2019 Reviews · historical fiction

Book Review: At the Wolf’s Table by Rosella Postorino

Title: At the Wolf’s Tableat the wolf's table small

Author: Rosella Postorino

Published: February 1st 2019

Publisher: Simon & Schuster Australia

Pages: 320

Genres: Fiction, Historical

RRP: $29.99

Rating: 3.5 stars

They called it the Wolfsschanze, the Wolf’s Lair. ‘Wolf’ was his nickname. As hapless as Little Red Riding Hood, I had ended up in his belly . . . 

Germany, 1943: Twenty-six-year-old Rosa Sauer’s parents are gone and her husband Gregor is far away, fighting on the front lines. Impoverished and alone in war-torn Berlin, she makes the fateful decision to seek refuge with her in-laws in the countryside.

But one morning the SS arrive to inform her she has been conscripted as one of Hitler’s food tasters. Twice a day, Rosa and nine other women must go to his secret headquarters, the Wolf ’s Lair, to eat his meals before he does. After each meal, the women must wait an hour to see if they will die.

Forced into this deadly game of roulette, the tasters divide into The Fanatics, loyal to Hitler, and the women like Rosa who insist they aren’t Nazis, even as they risk their lives every day for his.

As secrets and resentments grow, one of Rosa’s SS guards becomes dangerously familiar. And as the war escalates, it becomes increasingly clear that Rosa and everyone she knows are on the wrong side of history.

Review:

At the Wolf’s Table is a historical fiction title inspired by a short newspaper article the author of the novel came across in 2014. Rosella Postorino was intrigued by the life of Margot Wolk, Hitler’s last surviving food tasters. Interestingly, Margot Wolk did not choose to reveal her work as a food taster until the very end of her life. Struck deeply by this woman and her experiences, Postorino felt compelled to bring Margot’s amazing hidden history to life in her book, At the Wolf’s Table.

Originally published in Italian and translated into English in 2019 as a Simon and Schuster publication, At the Wolf’s Table is the jaw dropping story of Rosa Sauer. In this remarkable story, Rosa is conscripted to work for the SS in Hitler’s Lair, as one of his official food tasters. It is a book that has a strong cinematic quality and I wasn’t surprised to discover that movie rights have been obtained. I’m keen to see how it would all play out on the big screen.  I enjoyed this book, but I felt like there were some pieces missing, or perhaps there were some areas that were not clarified so well in the process of translation.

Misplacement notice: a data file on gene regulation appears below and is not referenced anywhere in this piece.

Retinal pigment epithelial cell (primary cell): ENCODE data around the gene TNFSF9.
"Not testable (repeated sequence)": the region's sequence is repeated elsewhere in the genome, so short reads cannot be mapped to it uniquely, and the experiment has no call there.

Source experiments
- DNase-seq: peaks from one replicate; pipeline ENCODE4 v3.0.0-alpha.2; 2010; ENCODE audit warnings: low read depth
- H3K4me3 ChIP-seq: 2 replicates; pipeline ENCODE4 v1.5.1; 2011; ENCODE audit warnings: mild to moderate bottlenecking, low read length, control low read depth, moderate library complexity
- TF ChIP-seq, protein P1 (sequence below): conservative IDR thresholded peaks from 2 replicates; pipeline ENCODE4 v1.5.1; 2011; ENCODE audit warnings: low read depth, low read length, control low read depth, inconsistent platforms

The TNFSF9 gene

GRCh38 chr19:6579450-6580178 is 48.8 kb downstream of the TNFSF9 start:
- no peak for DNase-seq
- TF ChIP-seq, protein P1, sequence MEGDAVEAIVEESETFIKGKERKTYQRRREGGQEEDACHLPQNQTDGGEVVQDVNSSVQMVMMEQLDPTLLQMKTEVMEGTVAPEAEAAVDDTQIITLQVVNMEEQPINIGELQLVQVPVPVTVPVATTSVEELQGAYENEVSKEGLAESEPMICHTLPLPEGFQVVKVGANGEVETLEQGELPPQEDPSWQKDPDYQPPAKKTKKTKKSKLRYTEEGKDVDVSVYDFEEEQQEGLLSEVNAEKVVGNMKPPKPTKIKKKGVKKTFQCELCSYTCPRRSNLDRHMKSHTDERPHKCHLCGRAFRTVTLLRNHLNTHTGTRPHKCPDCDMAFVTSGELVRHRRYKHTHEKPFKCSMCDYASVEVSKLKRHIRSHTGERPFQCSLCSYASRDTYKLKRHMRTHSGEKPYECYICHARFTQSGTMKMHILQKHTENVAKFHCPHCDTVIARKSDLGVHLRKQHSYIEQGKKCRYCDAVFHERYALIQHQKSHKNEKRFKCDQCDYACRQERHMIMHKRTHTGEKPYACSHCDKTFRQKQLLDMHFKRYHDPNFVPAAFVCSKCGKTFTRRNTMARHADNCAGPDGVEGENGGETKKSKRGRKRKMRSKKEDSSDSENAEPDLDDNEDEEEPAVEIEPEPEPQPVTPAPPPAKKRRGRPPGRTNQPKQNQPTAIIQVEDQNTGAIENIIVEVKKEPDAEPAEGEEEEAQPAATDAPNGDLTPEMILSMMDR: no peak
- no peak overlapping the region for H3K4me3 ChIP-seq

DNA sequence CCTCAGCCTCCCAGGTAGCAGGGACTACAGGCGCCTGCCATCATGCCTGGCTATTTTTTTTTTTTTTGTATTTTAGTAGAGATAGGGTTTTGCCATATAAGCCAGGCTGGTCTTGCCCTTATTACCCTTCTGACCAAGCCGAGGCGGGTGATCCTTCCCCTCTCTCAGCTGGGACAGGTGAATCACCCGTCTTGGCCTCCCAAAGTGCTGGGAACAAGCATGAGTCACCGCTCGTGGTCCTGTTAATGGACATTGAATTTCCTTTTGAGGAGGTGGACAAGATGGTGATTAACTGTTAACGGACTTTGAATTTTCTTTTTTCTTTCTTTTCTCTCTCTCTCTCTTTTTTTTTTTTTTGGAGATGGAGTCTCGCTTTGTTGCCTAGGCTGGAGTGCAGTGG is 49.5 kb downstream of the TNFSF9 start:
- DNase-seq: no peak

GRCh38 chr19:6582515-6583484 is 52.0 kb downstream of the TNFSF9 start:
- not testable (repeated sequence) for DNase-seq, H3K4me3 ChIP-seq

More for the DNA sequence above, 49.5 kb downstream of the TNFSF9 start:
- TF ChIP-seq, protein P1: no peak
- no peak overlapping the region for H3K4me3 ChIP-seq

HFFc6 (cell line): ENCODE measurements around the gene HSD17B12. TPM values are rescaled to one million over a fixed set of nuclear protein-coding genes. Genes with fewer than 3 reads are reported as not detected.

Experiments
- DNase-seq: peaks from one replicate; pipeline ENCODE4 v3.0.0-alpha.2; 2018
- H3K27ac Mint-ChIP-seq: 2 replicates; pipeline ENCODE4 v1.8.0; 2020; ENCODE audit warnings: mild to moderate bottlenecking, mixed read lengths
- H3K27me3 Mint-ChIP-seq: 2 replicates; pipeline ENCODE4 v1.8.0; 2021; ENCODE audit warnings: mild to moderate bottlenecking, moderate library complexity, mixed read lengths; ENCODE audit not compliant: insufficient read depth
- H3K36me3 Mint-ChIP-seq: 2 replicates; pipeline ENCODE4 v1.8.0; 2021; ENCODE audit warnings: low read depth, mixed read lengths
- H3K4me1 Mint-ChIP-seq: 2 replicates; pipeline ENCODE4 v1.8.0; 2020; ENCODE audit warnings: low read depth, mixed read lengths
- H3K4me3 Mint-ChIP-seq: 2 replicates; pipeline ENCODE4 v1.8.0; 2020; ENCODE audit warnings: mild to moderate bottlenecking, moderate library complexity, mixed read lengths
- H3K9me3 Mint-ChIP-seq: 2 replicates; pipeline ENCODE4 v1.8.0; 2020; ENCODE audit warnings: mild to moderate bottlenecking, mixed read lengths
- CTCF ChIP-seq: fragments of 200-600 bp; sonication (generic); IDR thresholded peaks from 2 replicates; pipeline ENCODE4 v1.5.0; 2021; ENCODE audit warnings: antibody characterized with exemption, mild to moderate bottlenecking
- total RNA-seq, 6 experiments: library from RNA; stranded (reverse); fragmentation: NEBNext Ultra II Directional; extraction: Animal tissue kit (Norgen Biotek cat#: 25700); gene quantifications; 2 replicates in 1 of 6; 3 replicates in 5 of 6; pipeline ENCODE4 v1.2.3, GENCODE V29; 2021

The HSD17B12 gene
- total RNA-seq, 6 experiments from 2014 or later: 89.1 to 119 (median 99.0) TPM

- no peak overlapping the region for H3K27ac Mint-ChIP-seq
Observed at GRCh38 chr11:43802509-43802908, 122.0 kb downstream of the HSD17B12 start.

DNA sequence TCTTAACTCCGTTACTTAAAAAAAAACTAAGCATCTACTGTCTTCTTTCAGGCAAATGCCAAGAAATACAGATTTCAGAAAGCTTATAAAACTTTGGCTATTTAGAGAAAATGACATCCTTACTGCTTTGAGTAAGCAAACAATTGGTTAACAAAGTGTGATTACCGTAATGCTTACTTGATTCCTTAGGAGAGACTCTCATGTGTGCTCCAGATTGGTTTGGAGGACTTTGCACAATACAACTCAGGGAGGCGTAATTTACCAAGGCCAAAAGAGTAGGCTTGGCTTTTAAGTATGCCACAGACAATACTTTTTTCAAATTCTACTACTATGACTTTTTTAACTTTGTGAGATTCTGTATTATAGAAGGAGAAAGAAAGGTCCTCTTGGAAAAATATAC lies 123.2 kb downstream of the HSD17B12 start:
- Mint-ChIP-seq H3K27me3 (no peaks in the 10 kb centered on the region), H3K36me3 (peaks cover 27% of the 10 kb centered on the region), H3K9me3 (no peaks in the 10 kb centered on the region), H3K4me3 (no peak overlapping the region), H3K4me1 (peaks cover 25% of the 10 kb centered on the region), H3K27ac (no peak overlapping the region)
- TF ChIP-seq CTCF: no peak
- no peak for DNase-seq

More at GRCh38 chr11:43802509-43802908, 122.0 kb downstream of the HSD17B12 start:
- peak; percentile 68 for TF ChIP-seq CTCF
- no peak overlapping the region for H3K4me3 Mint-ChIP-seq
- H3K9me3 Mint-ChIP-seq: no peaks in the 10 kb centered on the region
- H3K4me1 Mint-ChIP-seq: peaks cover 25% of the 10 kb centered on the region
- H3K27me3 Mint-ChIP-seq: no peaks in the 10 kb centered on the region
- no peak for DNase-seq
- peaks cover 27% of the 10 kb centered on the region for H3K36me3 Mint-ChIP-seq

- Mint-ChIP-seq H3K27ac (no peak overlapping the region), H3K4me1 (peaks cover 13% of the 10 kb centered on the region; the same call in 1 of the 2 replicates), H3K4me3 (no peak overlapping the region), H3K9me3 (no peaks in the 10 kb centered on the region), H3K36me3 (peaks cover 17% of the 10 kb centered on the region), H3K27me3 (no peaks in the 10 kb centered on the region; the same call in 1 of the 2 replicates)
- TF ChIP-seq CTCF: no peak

The history behind this novel is fascinating to say the least. It draws our attention to the situation many ordinary German people faced in World War II. Rosa, the main protagonist, feels apathetic towards the Nazi regime, yet she is coerced into accepting a position as one of Hitler’s team working as his food taster. It must have been hard, aligning your personal beliefs with the simple act of preserving your own life. This is highlighted well in the novel. I also learnt some previously unknown facts about Hitler himself and his household, which satisfied this WWII fiend’s hunger for more stories from this era.

Rosa herself is a fairly difficult character to pin down. I’m not sure if I liked her. I did sympathise with Rosa’s predicament and I wanted her to survive. I found many of her choices disagreeable, but I think the author is trying to make us see that many German people made terrible and ill-fated choices during the war, that would continue to haunt them for the rest of their lives. Rosa is quite the outsider in the book, she doesn’t click with the other female taste tasters, and she forms an alliance with an SS officer that is incredibly doomed. I did enjoy the sense of danger and risk that went with this segment in the novel. Likewise, the atmosphere of possible death through the infected food was presented well by the author. I was on edge for much of the book!

At the Wolf’s Table takes a little known event in history and places it in a compelling format, thanks to the writing of Rosella Postorino. A perturbing story that is both shocking and intriguing, anyone with a passing interest in the dramatic history of World War II should pick this one up to read.

At the Wolf’s Table by Rosella Postorino was published on 1st February 2019 by Simon & Schuster Australia. Details on how to purchase the book can be found here.

 

 

One thought on “Book Review: At the Wolf’s Table by Rosella Postorino

  1. Great review, Amanda! This is a book club read but as I no longer attend I won’t be reading it, I’ll add it to my to-read list though. A new librarian has taken over and I don’t like how she runs the book club.

    Like

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